We interviewed Joe Bates, one of the producers of Filthy Lucre (Bussey Buildng, Peckham, Friday 11th July).
LondonJazz News: What is Filthy Lucre?
Joe Bates: We call ourselves an immersive, mixed-genre music night, but that’s a bit buzz-wordy. We bring together artists from a load of traditions – musicians, poets, jazzers, dancers, film makers and DJs – to explore particular themes with an orchestra. This one is called ‘Lost In The Nameless City’ – we’ve created a decaying urban world at the Bussey Building in Peckham.
LJN: So you’re seeing what you can do with audience expectations ?
JB: Most of us listen to music across genre lines, so the decision to mix it in performance came naturally from that. The immersive element was inspired by nights like Secret Cinema and Punchdrunk. The way they lead their audiences is one solution to the problem of audience expectations – when genre lines are destroyed, are you meant to act like you’re at the Wigmore Hall or dive bar? By providing dramatic cues to the audience, we try to overcome these anxieties. It also augments the works we present in a playful, engaging way.
LJN: So what’s happening on Friday?
JB: The programme is built around the UK premiere of Fausto Romitelli’s Lost, a surreal setting of Jim Morrison’s poetry. We’ve commissioned two young composers – Emma-Jean Thackray and Aaron Parker – to write for our orchestra. Emma’s also written works for electric guitar in collaboration with poets Luke Newman and Cecil B Demented. The guitarist is performing Steve Reich’s Electric Counterpoint with a new film by film-maker Paul Vernon. We’ve also got DJs Ilghazi and Napper and the house DJs from Turf responding to the theme. Check out the full set list below:
LJN: Is there any jazz?
JB: Yes! We’ve commissioned jazz composer, trumpeter and band leader Emma-Jean Thackray to write three works and to arrange Gil Scott-Heron’s Home Is Where The Hatred Is.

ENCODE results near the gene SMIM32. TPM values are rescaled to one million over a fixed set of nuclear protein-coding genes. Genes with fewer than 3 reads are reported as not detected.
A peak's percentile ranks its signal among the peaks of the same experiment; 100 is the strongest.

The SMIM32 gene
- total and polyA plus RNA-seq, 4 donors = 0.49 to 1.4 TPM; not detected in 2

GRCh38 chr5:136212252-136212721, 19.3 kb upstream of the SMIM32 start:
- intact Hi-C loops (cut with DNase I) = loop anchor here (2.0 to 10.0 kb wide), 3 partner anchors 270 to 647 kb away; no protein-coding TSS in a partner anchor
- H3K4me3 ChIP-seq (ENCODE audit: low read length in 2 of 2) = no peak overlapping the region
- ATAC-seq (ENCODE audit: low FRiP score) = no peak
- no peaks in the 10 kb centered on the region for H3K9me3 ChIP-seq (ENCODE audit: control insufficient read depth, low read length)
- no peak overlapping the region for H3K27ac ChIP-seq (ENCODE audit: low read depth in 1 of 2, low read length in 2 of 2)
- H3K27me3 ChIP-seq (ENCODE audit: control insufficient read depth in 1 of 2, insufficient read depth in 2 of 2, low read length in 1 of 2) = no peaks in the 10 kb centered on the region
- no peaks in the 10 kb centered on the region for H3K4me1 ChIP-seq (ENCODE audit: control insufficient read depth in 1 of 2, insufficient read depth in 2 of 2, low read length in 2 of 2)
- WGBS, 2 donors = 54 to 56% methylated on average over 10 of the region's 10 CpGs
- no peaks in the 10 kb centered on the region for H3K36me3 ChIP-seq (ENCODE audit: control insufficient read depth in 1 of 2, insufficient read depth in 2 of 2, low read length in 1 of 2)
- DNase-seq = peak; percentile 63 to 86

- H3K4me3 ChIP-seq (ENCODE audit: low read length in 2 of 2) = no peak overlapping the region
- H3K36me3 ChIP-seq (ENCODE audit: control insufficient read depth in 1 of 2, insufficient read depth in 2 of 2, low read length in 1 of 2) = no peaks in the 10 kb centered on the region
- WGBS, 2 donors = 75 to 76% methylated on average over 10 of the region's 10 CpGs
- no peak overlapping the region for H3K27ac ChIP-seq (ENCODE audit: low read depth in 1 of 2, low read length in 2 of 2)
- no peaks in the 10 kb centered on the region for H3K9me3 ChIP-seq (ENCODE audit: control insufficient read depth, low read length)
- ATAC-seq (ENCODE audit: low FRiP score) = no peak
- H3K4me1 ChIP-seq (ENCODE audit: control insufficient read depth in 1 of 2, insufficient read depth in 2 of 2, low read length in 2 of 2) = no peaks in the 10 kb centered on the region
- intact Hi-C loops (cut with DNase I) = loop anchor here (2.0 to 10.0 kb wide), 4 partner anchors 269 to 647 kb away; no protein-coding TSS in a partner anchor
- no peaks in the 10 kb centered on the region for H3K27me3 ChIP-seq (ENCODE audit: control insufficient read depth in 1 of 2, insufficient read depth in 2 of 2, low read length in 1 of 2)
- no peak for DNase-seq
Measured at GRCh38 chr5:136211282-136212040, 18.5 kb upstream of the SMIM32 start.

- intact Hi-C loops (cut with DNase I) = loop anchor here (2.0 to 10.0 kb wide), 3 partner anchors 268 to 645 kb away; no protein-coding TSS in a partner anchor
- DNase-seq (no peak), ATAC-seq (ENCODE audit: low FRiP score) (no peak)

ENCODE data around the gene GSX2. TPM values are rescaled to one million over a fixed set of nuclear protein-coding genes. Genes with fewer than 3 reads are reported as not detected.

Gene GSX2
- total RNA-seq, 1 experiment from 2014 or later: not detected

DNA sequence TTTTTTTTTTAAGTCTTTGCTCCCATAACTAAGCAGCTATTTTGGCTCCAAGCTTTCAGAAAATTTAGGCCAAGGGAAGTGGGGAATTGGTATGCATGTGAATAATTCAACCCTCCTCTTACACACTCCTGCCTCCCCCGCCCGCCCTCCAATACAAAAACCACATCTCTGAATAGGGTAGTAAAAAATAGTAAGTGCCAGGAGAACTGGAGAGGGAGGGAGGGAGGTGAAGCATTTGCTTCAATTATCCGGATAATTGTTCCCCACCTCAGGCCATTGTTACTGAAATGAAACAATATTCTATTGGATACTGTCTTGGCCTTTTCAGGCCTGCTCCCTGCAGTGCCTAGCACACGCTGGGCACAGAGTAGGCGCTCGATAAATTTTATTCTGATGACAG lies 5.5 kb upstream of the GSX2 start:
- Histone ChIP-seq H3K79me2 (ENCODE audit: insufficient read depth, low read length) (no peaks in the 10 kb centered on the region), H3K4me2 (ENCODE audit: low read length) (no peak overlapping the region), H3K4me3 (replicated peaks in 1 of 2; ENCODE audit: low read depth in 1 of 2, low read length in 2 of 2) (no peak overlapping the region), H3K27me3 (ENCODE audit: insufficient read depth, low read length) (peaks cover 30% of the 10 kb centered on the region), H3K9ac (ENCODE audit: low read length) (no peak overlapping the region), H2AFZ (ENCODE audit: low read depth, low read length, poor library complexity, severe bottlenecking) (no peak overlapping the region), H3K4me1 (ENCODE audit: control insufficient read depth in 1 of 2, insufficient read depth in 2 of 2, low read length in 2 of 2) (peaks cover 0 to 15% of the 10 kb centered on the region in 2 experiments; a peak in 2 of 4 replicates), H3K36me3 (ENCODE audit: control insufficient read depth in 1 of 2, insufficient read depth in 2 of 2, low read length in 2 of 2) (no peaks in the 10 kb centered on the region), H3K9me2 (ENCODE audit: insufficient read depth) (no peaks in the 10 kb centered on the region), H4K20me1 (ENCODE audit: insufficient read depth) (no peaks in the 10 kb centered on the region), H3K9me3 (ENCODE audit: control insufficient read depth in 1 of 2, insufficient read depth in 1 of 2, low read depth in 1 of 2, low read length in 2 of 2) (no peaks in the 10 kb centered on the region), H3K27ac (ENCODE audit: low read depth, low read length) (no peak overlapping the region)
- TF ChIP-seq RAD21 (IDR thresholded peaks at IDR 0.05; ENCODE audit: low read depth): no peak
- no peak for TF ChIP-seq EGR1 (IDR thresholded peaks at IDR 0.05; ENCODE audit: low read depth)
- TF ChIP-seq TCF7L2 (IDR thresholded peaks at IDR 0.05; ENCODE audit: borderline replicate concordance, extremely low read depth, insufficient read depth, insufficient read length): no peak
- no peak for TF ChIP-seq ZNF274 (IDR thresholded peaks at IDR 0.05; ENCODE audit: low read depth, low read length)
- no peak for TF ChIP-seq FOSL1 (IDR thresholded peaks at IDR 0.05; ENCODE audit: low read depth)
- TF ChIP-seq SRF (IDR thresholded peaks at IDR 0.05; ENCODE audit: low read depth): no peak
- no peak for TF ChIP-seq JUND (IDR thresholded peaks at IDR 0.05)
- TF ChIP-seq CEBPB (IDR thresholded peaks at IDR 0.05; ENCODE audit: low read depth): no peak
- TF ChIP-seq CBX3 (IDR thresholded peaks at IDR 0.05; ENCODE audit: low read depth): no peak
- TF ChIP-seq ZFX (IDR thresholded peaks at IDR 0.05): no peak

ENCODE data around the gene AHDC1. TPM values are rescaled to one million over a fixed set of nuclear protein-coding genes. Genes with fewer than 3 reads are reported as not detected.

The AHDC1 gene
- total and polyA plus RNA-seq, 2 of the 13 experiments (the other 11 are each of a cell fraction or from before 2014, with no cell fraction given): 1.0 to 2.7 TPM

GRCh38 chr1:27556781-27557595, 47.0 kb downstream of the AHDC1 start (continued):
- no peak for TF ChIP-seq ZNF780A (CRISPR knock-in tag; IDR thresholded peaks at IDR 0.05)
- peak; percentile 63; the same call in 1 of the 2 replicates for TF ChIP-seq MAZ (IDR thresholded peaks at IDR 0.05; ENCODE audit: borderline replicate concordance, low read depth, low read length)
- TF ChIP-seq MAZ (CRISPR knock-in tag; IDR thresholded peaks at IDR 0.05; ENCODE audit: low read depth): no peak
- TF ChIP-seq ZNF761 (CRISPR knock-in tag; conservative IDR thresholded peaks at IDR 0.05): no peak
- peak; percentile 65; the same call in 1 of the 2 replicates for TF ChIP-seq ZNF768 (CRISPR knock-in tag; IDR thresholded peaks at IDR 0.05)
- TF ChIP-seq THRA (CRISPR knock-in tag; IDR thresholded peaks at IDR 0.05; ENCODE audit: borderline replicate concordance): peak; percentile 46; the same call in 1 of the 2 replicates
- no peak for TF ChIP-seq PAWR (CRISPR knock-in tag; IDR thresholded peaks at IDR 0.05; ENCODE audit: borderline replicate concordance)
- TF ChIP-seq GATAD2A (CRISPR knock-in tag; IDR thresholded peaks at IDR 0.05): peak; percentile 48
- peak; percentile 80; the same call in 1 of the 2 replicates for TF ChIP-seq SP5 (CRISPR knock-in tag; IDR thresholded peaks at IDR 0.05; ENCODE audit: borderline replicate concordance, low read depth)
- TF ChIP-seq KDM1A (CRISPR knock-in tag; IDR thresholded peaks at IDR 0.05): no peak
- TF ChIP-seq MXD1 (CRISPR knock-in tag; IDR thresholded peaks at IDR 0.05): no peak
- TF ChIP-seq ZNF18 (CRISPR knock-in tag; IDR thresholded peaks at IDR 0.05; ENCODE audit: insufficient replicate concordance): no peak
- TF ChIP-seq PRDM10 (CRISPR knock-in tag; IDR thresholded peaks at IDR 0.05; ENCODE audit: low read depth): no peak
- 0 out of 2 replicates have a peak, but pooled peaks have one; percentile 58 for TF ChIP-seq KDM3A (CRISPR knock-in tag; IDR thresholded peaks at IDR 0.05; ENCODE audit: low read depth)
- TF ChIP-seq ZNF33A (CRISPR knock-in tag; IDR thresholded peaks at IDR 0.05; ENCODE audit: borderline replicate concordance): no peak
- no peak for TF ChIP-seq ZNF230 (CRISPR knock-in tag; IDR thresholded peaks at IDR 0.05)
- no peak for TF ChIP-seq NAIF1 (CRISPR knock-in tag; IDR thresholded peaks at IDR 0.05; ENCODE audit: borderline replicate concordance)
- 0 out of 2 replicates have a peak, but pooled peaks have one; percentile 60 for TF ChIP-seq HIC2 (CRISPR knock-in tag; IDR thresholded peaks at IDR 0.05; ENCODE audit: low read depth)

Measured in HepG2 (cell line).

Emma-Jean Thackray says of her piece: “My piece is a lament for the diminishing Green Belt, particularly the small Yorkshire Village where I grew up, which is now a sprawling commuter town due to its easy access to Leeds, Manchester and York. Those who recently moved to the village were attracted to the quiet, open green spaces, small schools and caring community, all of which are now hard to find. Now, the local high school is nearing on 2000 pupils, the post office has been bumped out for a chain convenience-store, some ‘golden arches’ have found its way into a disused field and ‘Mesco Tetro’ has began buying up the pubs. A mile away is also one of the largest shopping centres in the north, complete with every high street store imaginable and a variety of restaurants, including the nation’s favourite Portuguese chicken.
The piece explores the pain of going back there to visit, with each train journey up the country being met with new houses eating the woodland, and every time, another piece of my childhood is gone.
Of the Gil Scott-Heron piece, I’m not quite sure what to say… I’ve tried to work with and expand the colours of a very haunting song through the orchestra and to build the tension felt by the audience by building and dropping it.”
LJN: Who else is involved?
Joe Bates: We’ve also got the phenomenal jazz guitarist, rising star Rob Luft. Back when he was just 16, LondonJazz News was describing him as ‘whiz guitarist’ – you can imagine where he’s gone since then.